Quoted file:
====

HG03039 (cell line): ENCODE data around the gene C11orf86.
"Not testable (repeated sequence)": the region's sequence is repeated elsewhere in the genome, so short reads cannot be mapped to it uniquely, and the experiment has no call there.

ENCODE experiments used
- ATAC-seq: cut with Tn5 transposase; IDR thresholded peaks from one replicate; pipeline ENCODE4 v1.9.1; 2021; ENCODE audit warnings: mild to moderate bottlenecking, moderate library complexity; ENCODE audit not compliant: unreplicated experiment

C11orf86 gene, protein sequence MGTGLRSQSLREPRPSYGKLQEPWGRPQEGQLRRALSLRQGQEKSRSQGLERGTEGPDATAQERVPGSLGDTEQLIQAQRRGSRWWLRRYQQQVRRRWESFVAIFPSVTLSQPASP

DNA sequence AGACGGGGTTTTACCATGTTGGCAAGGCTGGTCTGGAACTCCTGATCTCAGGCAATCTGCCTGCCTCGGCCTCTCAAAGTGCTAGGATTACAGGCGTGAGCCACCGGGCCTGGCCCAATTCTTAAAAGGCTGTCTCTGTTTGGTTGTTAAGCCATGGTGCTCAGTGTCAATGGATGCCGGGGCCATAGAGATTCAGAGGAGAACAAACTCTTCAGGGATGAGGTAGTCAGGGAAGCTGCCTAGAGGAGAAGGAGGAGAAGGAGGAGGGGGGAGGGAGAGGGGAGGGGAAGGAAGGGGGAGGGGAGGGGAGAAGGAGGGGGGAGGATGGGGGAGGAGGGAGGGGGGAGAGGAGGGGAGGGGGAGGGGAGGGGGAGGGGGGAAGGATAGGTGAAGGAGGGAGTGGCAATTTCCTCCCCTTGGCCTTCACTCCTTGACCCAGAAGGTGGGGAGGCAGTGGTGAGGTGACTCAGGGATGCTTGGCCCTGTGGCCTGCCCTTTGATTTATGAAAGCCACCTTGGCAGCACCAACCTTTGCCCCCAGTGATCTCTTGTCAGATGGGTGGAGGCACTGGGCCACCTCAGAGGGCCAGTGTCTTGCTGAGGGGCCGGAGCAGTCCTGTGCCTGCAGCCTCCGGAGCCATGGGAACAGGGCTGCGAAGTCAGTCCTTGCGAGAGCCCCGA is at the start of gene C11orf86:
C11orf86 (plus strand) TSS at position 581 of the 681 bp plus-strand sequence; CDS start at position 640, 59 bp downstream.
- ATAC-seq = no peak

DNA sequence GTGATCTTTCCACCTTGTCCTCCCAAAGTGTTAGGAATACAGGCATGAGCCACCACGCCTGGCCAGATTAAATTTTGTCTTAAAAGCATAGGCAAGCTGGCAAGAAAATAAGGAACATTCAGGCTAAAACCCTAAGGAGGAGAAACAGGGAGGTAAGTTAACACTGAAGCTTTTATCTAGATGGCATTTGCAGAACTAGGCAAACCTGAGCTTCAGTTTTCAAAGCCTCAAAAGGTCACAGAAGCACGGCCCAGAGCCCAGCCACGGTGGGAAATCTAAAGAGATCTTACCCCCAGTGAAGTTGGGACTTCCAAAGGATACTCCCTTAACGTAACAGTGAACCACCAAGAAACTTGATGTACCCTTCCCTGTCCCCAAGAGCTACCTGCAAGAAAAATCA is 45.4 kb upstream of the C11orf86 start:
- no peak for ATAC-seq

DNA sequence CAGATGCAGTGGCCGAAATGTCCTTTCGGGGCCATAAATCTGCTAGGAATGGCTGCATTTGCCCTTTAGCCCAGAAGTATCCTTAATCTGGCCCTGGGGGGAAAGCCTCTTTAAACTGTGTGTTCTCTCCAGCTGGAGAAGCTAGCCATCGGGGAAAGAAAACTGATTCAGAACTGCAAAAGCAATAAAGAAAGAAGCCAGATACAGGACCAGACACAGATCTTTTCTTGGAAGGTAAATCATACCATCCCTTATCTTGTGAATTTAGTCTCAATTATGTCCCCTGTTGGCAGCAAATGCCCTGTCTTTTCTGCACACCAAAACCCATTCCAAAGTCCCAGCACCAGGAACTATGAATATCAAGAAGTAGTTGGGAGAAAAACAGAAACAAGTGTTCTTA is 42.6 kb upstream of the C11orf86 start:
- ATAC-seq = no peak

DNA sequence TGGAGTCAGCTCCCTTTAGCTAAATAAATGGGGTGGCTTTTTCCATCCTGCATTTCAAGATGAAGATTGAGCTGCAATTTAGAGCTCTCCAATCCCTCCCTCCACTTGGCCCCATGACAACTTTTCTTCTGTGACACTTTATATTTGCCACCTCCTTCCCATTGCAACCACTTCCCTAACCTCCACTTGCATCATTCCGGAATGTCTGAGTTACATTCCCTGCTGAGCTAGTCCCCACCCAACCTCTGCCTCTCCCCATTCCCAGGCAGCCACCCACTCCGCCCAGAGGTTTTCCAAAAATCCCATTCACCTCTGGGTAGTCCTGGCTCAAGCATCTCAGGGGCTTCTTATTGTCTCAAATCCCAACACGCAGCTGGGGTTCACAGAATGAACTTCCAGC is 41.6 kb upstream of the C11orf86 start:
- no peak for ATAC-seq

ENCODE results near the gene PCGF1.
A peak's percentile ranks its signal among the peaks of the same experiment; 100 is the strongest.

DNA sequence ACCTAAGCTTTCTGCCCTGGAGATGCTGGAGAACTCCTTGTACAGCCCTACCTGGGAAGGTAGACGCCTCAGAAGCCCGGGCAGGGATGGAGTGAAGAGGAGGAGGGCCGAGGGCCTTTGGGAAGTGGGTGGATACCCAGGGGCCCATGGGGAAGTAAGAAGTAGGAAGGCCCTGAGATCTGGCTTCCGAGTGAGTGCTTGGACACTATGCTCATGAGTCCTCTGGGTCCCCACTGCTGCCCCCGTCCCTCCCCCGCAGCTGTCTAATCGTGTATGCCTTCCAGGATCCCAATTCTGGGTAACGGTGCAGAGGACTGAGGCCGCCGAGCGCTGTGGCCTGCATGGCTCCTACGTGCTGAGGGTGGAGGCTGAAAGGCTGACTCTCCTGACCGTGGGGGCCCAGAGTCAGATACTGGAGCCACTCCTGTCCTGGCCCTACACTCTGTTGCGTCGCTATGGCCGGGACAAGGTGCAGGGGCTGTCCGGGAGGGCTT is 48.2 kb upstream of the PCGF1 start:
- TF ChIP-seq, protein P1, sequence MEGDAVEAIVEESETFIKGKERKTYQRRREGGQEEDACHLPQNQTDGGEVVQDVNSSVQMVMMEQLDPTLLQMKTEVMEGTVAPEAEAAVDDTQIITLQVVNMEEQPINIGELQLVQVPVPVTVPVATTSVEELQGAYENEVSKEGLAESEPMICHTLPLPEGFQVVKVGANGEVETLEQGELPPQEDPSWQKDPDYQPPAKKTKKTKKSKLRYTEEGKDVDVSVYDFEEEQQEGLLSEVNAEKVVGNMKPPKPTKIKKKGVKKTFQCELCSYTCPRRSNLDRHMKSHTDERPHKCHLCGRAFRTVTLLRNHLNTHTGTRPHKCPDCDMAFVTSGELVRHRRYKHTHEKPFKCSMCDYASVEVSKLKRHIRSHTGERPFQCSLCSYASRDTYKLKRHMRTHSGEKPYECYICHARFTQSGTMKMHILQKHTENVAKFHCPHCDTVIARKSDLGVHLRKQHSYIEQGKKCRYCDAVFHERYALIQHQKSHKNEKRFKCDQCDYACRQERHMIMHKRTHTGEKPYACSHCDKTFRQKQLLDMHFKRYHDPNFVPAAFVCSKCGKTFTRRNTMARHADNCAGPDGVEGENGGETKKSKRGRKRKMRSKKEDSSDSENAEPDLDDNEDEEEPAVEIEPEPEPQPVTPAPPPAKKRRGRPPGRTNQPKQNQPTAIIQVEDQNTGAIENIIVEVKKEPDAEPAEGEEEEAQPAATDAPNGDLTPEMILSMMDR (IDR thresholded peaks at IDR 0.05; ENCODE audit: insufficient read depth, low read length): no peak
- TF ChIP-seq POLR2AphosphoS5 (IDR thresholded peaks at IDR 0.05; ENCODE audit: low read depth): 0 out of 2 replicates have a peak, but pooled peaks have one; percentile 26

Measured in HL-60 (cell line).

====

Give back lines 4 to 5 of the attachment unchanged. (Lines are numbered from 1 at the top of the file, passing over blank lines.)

- ATAC-seq: cut with Tn5 transposase; IDR thresholded peaks from one replicate; pipeline ENCODE4 v1.9.1; 2021; ENCODE audit warnings: mild to moderate bottlenecking, moderate library complexity; ENCODE audit not compliant: unreplicated experiment

C11orf86 gene, protein sequence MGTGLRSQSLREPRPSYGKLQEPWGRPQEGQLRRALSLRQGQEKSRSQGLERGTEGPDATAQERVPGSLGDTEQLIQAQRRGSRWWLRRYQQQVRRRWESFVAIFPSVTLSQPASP